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I think I may need a refresher in logs here. The question is:

F=$\{a \in R \vert a<1\} 1<t \in R$

(1)$a\#b= a+b-ab$ for all $a,b \in$ F

(2)$a*b=1-t^{log_t(1-a) * log_t(1-b)}$ for all $a,b \in F$ where # and * are just function notation.

Is this a field?

Well, starting with (1), I stated that a=1/2 and b=2/3, then

$1/2\#2/3= 1/2 + 2/3 - (1/2)(2/3)= 5/6$ which is less than 1

(2) then is $(1/2)*(2/3)=1-t^{log_t(1-a) log_t(1-b)}$

Here is where I'm lost on how to work the rest. I'm pretty sure its going to turn out to be less than 1 since we have 1-something bigger than 1. After, this I believe I then have to use the 6 conditions that determine a field. They are:

  1. associativity of addition and multiplication
  2. commutativity of addition and multiplication
  3. distributivity of multiplication over addition
  4. existence of identity elements for addition and multiplication
  5. existence of additive inverse
  6. existence of mulitiplicative inverse where a cannot be 0
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    $\begingroup$ Try finding a map that converts $\#$ and $\ast$ into ordinary addition and multiplication. $\endgroup$ – Daniel Fischer Jun 5 '14 at 20:38
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    $\begingroup$ another hint along Daniel Fischer's lines: $a\# b = 1-(1-a)(1-b)$. $\endgroup$ – Dustan Levenstein Jun 9 '14 at 20:32
  • $\begingroup$ It seems to me condition, or rather definition, $(2)$ is nested. The operation $*$ appears on the left hand side as well as in the exponent in the right hand side. Continued exponential(similar to continued fractions)? $\endgroup$ – ReverseFlow Jun 14 '14 at 4:26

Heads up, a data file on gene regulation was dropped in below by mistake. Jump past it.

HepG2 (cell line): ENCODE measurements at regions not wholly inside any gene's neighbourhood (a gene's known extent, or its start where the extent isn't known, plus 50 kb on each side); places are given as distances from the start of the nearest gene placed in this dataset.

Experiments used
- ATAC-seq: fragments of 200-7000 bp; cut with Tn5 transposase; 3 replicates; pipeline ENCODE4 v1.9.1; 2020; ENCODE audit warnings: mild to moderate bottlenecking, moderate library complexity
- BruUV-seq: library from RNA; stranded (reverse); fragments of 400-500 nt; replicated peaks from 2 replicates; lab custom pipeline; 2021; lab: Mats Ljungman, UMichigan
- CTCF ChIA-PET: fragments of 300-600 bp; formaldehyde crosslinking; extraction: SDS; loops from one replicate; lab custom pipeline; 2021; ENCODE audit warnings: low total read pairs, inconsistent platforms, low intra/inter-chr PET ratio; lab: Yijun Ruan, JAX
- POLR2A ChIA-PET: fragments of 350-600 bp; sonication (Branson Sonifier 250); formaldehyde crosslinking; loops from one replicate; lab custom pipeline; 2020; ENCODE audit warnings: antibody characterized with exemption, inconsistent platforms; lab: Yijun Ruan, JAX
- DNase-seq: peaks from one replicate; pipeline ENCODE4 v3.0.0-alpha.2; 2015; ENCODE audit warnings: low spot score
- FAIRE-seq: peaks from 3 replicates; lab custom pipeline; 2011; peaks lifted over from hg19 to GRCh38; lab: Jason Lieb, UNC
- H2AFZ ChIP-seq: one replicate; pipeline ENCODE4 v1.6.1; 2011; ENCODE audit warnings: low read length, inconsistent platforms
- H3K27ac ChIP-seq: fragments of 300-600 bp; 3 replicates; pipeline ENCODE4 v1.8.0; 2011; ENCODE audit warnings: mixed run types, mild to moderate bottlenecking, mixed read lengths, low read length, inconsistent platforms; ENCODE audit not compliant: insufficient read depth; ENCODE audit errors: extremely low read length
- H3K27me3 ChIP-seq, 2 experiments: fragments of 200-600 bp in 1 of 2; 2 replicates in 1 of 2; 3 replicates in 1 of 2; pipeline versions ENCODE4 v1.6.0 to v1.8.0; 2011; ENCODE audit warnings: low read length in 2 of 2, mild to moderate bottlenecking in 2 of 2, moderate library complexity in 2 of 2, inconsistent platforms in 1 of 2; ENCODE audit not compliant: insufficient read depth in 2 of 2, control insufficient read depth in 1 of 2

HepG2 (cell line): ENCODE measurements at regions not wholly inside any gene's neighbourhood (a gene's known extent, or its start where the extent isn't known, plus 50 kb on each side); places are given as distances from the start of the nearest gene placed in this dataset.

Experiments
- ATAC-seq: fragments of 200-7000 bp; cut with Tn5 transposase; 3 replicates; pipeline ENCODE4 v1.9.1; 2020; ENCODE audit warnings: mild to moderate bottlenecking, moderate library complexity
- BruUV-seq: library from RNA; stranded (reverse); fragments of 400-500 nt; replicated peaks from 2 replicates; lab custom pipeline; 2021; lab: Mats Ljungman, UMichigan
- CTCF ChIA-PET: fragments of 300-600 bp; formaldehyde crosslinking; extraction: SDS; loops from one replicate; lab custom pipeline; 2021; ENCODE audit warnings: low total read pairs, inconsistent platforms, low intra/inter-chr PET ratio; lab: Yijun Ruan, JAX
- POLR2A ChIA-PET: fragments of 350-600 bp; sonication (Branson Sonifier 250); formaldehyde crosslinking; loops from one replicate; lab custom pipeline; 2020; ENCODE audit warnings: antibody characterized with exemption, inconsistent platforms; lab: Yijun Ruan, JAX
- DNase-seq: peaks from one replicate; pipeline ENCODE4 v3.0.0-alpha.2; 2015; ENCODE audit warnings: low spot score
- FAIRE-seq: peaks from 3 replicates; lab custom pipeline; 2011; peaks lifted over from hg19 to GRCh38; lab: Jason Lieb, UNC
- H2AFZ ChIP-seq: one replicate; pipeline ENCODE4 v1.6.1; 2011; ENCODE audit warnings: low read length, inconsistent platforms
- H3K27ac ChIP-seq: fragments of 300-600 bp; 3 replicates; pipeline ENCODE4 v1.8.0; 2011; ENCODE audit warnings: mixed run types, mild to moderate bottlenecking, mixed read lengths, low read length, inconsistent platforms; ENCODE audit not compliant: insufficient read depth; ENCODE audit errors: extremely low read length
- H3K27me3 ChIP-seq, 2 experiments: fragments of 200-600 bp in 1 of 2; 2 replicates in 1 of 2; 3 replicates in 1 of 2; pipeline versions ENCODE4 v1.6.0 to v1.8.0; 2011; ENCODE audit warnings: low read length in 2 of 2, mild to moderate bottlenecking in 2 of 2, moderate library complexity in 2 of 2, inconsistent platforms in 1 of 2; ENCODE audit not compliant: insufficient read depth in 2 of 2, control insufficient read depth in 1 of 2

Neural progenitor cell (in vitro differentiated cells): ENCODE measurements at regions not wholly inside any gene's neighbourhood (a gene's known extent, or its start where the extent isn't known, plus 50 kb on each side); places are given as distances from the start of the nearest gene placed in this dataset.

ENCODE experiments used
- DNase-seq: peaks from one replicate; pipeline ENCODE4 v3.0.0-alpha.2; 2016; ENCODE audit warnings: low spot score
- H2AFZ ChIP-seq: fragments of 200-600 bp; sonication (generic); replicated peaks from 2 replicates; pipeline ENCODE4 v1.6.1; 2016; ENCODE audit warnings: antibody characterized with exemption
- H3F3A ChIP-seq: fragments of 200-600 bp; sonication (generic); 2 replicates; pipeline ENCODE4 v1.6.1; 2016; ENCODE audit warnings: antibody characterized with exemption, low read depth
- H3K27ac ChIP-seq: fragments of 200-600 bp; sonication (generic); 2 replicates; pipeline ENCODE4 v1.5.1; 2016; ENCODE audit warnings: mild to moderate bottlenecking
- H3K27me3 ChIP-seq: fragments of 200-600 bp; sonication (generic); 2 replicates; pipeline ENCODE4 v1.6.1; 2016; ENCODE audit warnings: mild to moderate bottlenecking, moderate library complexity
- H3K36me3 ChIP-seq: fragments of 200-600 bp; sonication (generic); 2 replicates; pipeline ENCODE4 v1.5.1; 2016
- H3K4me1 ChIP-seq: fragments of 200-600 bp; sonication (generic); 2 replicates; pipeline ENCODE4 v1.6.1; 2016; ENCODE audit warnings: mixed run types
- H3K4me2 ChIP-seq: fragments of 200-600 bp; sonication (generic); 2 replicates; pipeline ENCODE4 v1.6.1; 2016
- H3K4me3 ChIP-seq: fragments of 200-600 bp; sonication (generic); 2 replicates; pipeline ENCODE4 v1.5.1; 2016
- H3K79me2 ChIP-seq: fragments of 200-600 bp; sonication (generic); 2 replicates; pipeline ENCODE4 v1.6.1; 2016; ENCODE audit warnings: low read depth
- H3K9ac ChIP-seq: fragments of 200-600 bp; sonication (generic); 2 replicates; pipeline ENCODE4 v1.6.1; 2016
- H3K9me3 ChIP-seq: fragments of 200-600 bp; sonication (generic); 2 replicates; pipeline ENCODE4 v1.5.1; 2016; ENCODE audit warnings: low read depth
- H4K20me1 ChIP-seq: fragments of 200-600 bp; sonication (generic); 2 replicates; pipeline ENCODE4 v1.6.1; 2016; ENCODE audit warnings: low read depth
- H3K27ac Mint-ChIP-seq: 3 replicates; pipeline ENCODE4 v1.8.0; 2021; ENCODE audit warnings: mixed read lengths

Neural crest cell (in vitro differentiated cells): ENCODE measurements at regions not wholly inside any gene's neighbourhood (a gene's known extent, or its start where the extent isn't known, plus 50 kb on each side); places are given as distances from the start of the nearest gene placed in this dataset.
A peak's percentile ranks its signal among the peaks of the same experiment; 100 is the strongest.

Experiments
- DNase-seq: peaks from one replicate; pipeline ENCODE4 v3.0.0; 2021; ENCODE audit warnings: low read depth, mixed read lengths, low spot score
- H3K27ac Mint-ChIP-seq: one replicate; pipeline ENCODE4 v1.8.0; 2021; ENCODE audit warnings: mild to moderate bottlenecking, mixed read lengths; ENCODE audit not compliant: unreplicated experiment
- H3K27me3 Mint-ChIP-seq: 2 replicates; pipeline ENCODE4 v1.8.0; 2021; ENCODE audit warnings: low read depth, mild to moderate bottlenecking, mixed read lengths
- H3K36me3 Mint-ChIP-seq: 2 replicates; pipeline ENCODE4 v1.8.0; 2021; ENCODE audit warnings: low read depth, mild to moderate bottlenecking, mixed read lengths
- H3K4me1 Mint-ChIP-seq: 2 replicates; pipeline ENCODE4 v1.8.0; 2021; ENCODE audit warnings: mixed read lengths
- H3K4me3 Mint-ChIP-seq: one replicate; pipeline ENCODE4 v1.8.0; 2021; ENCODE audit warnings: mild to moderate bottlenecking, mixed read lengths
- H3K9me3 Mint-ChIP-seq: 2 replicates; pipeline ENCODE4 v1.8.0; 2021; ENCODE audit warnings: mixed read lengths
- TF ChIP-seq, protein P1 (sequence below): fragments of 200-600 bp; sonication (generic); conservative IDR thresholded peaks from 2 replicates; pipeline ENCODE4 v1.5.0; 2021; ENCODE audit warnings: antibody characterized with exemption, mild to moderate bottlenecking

• $\begingroup$ @Genomeme According to answers below it seems in $(2)$ it is the standard multiplication in the exponent $\endgroup$ – Arun Kumar Jun 16 '14 at 16:18
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+50
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Consider the bijective mapping $$ \psi:F\to\mathbb{R},\psi(x)=\log_t(1-x) $$ with $\psi^{-1}(x)=1-t^x$. Then $$\eqalign{ a\#b&=\psi^{-1}(\psi(a)+\psi(b))\cr a*b&=\psi^{-1}(\psi(a)\cdot\psi(b))} $$ This proves that $\psi$ transfers the field structure of $(\mathbb{R},+,0)$ to $(F,\#,*)$. So, $(F,\#,*)$ is a field isomorphic to the field of real numbers.

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  • $\begingroup$ so by mapping it this way, it is not neccesary to run through all the properties? Since it is understood that the mapping already has all the properties? $\endgroup$ – cele Jun 11 '14 at 16:23
  • $\begingroup$ This is a general principle called, transfer of structure, you needn't verify all the properties, but it is a good exercise to see using the definition how properties of $\mathbb{R}$ are transferred to $F$. $\endgroup$ – Omran Kouba Jun 11 '14 at 16:28

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